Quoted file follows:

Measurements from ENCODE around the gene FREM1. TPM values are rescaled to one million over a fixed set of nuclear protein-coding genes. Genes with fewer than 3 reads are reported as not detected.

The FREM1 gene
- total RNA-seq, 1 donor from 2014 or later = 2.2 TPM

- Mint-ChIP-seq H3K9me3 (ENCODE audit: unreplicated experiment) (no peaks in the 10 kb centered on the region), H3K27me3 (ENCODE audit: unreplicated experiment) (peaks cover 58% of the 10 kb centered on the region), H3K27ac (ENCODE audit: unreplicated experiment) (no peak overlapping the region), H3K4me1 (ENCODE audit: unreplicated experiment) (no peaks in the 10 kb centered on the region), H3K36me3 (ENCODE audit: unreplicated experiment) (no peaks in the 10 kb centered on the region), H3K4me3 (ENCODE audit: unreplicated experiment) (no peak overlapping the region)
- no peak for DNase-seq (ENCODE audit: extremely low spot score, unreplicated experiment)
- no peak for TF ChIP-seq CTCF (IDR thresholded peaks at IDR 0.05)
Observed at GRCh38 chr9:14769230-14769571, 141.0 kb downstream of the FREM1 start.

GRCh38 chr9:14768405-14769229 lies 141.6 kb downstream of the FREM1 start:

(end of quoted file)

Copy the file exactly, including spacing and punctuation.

Measurements from ENCODE around the gene FREM1. TPM values are rescaled to one million over a fixed set of nuclear protein-coding genes. Genes with fewer than 3 reads are reported as not detected.

The FREM1 gene
- total RNA-seq, 1 donor from 2014 or later = 2.2 TPM

- Mint-ChIP-seq H3K9me3 (ENCODE audit: unreplicated experiment) (no peaks in the 10 kb centered on the region), H3K27me3 (ENCODE audit: unreplicated experiment) (peaks cover 58% of the 10 kb centered on the region), H3K27ac (ENCODE audit: unreplicated experiment) (no peak overlapping the region), H3K4me1 (ENCODE audit: unreplicated experiment) (no peaks in the 10 kb centered on the region), H3K36me3 (ENCODE audit: unreplicated experiment) (no peaks in the 10 kb centered on the region), H3K4me3 (ENCODE audit: unreplicated experiment) (no peak overlapping the region)
- no peak for DNase-seq (ENCODE audit: extremely low spot score, unreplicated experiment)
- no peak for TF ChIP-seq CTCF (IDR thresholded peaks at IDR 0.05)
Observed at GRCh38 chr9:14769230-14769571, 141.0 kb downstream of the FREM1 start.

GRCh38 chr9:14768405-14769229 lies 141.6 kb downstream of the FREM1 start: